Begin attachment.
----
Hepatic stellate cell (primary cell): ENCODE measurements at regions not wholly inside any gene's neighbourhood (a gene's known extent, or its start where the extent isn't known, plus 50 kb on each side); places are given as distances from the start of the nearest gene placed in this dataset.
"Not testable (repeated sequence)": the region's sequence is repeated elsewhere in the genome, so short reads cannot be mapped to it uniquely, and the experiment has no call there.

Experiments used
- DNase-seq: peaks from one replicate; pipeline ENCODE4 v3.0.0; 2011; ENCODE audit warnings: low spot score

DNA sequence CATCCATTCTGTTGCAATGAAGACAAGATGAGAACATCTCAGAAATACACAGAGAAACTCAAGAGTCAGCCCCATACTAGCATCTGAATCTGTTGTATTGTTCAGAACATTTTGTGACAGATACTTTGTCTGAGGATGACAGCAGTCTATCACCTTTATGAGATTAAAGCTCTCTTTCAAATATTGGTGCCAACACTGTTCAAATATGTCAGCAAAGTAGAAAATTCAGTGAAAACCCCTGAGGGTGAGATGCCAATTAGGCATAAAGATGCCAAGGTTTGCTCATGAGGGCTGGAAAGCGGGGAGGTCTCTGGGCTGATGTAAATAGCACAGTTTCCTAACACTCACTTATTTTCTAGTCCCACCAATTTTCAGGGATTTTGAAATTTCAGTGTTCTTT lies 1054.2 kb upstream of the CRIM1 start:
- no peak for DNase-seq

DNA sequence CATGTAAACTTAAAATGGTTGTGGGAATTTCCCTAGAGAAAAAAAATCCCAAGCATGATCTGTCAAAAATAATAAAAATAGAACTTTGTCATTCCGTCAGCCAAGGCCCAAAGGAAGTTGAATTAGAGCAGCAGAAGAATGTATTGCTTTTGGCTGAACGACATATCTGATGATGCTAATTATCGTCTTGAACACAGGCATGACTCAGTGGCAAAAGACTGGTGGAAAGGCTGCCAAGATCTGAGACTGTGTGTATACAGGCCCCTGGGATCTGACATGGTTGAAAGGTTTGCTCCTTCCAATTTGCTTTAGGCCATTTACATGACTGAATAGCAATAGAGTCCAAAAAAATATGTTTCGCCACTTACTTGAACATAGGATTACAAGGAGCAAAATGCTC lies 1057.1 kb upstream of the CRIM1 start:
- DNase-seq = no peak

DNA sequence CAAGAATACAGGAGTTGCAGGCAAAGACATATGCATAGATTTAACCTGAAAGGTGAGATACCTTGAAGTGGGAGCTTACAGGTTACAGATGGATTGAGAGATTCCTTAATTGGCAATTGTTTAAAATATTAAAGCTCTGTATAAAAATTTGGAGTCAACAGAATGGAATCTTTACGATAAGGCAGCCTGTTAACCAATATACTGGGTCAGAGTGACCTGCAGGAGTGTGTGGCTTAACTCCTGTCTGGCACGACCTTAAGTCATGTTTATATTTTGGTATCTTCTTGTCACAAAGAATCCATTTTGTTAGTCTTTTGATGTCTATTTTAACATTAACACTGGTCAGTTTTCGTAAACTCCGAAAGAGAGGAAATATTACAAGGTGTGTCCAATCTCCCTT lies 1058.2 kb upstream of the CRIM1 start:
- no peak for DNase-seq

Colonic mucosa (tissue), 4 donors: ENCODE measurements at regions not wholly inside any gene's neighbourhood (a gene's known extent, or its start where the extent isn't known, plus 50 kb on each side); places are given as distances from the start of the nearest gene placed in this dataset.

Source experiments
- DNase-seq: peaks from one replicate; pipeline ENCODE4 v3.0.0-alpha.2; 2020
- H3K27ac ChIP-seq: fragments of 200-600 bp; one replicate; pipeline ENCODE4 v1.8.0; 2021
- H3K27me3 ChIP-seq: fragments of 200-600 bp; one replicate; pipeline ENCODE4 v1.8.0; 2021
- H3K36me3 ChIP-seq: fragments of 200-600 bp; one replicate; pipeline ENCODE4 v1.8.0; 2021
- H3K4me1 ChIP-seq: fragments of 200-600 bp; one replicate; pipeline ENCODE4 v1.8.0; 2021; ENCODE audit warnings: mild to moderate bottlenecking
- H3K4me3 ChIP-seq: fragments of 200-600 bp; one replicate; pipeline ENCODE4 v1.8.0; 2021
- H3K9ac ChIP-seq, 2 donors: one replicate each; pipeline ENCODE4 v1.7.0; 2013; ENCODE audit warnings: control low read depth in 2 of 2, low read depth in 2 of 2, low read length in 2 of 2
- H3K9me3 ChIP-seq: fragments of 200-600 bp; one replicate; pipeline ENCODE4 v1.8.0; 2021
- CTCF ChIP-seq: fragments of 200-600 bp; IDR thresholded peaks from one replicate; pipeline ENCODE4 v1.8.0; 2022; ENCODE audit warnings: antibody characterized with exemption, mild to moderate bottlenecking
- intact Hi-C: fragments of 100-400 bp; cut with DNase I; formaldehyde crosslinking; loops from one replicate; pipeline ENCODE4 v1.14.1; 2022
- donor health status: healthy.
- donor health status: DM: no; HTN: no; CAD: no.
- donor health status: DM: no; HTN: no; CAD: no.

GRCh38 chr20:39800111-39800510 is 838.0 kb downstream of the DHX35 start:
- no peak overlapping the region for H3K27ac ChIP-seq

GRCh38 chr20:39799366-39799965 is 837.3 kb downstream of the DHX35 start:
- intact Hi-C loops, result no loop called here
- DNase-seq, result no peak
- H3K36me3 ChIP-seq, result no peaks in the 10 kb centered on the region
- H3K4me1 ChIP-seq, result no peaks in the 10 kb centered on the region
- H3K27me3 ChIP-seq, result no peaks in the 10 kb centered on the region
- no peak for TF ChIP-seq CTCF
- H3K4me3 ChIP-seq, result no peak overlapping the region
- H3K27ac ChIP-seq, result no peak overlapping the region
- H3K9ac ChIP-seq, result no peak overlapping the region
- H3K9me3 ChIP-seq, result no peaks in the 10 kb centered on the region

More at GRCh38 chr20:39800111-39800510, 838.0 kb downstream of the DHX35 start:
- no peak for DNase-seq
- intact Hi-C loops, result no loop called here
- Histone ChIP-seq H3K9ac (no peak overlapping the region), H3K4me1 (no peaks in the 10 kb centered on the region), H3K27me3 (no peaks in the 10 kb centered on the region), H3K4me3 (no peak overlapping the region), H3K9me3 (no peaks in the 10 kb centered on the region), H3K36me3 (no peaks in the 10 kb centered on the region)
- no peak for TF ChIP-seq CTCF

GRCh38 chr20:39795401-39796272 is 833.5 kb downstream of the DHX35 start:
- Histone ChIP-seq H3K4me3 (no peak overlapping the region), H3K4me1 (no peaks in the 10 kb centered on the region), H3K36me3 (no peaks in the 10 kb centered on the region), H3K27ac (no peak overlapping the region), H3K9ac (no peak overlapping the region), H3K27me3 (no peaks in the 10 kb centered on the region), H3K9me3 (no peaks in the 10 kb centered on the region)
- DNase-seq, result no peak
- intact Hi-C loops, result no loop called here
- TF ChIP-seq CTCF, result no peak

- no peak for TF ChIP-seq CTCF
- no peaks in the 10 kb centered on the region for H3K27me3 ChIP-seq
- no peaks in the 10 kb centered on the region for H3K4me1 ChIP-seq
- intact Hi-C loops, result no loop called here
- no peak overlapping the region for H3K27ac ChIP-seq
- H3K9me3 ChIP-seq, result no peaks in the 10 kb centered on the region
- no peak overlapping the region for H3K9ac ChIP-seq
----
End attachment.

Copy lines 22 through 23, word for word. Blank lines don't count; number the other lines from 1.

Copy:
- intact Hi-C: fragments of 100-400 bp; cut with DNase I; formaldehyde crosslinking; loops from one replicate; pipeline ENCODE4 v1.14.1; 2022
- donor health status: healthy.